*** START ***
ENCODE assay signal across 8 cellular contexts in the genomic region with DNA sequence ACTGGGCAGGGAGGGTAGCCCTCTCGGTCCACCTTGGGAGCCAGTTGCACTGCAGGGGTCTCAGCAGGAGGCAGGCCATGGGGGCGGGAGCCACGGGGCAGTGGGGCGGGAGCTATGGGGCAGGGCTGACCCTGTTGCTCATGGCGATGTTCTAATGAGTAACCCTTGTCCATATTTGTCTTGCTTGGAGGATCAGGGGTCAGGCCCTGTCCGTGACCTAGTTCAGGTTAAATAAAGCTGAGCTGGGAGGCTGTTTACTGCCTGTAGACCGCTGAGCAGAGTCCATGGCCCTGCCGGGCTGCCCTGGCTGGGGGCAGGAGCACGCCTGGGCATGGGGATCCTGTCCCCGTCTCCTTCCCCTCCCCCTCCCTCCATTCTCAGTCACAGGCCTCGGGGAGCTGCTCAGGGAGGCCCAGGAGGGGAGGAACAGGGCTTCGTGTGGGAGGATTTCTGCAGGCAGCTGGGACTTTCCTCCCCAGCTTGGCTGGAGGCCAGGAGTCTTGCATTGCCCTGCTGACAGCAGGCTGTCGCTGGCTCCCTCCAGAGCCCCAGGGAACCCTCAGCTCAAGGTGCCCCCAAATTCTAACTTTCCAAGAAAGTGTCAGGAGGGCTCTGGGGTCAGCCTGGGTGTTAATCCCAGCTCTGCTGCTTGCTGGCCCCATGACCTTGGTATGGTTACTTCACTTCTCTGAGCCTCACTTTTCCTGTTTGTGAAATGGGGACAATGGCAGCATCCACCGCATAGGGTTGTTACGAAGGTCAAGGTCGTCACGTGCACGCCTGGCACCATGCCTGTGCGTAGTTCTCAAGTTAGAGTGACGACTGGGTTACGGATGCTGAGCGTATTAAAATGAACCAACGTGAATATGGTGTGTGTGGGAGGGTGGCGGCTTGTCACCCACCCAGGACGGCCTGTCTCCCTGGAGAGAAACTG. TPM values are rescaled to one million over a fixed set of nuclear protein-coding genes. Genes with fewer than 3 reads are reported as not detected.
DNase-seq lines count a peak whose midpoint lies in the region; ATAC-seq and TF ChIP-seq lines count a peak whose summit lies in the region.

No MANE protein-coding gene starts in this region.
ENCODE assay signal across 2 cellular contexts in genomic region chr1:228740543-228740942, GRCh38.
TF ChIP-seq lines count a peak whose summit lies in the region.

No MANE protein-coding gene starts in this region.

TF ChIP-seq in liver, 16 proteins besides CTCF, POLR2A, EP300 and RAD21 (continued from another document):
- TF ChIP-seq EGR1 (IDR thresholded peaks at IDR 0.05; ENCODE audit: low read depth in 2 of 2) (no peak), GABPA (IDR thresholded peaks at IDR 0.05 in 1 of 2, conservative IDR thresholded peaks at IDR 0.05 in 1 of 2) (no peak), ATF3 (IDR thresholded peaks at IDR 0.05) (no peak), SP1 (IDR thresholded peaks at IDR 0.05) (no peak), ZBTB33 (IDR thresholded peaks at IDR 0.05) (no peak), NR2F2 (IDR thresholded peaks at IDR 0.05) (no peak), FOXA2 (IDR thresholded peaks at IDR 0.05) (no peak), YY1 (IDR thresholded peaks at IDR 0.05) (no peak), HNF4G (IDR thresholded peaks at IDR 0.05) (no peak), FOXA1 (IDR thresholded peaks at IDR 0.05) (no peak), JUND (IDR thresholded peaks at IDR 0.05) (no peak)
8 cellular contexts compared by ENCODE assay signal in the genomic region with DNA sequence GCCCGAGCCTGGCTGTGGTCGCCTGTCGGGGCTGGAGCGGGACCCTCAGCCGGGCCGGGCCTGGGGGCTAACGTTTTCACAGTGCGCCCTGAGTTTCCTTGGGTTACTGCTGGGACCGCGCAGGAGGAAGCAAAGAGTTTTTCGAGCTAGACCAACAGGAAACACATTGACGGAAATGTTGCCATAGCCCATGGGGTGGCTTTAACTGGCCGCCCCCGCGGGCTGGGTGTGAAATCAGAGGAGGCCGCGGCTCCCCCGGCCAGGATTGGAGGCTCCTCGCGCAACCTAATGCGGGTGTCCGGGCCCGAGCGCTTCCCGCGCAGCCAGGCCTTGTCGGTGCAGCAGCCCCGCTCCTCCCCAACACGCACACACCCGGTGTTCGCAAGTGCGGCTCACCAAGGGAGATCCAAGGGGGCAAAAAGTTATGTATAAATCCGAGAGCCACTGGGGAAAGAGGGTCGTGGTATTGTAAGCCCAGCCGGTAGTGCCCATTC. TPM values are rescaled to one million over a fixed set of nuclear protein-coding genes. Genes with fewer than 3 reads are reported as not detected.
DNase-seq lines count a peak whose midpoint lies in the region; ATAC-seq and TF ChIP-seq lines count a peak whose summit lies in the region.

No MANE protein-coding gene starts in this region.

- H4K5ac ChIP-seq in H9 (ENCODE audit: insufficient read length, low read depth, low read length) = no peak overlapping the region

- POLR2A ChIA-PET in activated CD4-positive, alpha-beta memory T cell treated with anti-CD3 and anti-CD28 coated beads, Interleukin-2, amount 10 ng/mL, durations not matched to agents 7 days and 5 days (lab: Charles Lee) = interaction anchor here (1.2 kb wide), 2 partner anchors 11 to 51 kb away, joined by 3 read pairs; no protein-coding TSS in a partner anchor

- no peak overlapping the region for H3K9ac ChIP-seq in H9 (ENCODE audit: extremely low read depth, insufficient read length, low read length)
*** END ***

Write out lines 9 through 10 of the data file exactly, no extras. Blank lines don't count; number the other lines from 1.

8 cellular contexts compared by ENCODE assay signal in the genomic region with DNA sequence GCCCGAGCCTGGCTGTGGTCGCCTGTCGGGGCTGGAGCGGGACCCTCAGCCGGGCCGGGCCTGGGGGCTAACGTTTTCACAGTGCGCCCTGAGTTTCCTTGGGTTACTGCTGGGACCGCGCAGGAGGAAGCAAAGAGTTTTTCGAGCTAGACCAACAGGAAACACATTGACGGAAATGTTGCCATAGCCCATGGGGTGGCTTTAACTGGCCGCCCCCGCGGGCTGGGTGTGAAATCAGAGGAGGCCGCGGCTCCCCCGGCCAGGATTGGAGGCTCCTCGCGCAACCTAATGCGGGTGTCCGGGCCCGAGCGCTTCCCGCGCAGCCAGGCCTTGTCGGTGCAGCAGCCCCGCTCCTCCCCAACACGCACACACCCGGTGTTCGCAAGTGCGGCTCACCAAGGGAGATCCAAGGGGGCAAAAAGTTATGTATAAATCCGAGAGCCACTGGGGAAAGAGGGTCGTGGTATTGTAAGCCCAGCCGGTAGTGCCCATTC. TPM values are rescaled to one million over a fixed set of nuclear protein-coding genes. Genes with fewer than 3 reads are reported as not detected.
DNase-seq lines count a peak whose midpoint lies in the region; ATAC-seq and TF ChIP-seq lines count a peak whose summit lies in the region.